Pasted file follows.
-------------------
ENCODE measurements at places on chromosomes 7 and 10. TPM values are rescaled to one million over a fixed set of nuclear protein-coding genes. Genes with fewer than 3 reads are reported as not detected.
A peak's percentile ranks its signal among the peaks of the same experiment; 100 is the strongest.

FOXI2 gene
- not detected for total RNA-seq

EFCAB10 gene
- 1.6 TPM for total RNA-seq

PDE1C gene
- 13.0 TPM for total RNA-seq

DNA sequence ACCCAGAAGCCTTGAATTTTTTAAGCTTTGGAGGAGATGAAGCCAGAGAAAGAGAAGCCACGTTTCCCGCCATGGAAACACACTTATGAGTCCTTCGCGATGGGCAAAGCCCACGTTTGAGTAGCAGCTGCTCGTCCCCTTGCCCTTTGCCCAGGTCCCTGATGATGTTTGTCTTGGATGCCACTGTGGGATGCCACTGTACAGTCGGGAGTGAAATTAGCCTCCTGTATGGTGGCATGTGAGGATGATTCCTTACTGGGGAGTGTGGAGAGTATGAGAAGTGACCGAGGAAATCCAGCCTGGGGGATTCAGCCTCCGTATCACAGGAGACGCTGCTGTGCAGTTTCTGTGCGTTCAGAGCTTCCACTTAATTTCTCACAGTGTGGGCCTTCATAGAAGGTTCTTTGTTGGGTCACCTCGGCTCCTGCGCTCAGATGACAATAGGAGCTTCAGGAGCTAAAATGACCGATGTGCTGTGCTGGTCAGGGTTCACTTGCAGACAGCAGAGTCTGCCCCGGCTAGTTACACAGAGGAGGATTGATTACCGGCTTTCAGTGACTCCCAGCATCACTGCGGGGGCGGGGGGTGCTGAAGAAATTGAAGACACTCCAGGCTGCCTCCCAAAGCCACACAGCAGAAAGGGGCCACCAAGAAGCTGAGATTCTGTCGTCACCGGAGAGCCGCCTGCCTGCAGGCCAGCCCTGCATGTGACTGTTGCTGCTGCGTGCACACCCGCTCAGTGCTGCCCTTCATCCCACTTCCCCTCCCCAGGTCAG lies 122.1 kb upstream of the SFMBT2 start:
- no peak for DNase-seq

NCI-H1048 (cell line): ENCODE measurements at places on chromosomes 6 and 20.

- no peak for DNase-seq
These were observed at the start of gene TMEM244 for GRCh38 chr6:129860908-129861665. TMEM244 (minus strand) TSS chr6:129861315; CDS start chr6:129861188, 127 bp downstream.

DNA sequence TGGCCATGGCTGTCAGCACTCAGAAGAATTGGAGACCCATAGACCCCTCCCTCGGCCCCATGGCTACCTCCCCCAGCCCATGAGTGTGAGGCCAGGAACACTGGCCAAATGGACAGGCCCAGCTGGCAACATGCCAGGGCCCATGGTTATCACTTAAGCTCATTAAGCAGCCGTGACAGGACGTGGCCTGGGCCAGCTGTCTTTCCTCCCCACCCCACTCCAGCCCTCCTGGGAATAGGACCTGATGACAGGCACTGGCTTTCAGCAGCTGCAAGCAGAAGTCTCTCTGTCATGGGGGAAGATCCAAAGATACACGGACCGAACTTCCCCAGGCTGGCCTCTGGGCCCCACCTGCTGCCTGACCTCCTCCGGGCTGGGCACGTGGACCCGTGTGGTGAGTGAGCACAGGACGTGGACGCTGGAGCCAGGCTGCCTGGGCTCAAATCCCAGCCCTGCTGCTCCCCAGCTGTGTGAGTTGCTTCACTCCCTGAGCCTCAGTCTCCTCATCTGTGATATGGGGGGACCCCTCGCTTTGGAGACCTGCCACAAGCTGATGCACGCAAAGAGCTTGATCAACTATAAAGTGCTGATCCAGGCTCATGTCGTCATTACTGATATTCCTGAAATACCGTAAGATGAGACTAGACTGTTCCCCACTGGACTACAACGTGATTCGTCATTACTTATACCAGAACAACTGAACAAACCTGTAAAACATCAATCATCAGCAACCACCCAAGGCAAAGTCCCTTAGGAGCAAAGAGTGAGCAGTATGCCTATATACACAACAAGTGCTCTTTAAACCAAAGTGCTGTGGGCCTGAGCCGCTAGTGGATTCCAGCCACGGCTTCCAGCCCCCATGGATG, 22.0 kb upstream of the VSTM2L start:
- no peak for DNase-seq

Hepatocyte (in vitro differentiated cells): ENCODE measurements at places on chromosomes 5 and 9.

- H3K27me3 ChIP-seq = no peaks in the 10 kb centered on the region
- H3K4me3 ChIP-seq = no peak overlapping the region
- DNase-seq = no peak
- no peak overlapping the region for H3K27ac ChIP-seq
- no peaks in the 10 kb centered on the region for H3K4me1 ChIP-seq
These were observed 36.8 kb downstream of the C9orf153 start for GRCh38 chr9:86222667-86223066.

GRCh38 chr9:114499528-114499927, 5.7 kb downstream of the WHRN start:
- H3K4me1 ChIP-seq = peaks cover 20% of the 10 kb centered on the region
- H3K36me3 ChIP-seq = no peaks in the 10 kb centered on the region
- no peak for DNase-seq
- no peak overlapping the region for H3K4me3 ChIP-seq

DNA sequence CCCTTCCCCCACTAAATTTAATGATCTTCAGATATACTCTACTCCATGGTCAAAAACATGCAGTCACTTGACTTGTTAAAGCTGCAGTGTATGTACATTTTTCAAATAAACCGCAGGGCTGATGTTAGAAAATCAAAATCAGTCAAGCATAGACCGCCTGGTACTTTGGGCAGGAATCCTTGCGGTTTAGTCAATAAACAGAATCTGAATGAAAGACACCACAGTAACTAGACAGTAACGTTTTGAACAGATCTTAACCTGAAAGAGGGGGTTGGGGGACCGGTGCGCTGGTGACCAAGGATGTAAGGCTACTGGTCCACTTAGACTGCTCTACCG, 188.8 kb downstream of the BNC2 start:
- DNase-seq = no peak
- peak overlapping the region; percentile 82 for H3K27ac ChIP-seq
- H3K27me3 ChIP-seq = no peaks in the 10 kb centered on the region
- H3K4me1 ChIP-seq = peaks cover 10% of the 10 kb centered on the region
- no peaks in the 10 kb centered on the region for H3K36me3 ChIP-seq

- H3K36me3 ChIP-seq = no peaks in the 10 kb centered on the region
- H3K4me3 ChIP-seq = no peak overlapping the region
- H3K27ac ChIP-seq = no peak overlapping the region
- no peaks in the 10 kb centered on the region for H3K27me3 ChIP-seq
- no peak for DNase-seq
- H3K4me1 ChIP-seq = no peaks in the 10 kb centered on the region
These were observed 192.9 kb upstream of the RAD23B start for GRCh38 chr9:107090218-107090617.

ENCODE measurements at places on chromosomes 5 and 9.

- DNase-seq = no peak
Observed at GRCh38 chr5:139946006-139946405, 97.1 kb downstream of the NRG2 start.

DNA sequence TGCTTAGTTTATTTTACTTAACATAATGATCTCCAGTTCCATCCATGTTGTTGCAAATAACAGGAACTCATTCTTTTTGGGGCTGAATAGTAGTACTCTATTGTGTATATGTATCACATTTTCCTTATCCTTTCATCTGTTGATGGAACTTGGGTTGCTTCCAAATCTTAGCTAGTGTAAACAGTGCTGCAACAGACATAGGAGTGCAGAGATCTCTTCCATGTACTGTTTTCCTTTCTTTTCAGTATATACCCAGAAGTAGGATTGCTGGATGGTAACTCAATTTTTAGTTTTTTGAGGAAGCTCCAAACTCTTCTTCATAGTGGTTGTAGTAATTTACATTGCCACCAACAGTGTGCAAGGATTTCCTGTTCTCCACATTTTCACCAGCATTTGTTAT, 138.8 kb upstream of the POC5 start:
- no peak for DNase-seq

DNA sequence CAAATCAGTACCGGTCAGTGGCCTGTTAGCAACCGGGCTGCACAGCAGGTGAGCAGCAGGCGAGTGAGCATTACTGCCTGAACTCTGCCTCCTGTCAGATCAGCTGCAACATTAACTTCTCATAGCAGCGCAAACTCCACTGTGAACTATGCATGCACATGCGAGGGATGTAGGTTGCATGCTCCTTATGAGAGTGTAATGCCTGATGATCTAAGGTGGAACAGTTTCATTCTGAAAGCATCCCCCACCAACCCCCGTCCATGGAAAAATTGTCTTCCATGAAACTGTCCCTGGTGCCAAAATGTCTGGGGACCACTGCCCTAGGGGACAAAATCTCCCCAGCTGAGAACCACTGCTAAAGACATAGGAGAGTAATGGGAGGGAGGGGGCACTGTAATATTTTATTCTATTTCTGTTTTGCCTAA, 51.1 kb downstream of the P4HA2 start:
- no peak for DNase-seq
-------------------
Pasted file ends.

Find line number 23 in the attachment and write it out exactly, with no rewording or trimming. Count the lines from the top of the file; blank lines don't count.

GRCh38 chr9:114499528-114499927, 5.7 kb downstream of the WHRN start: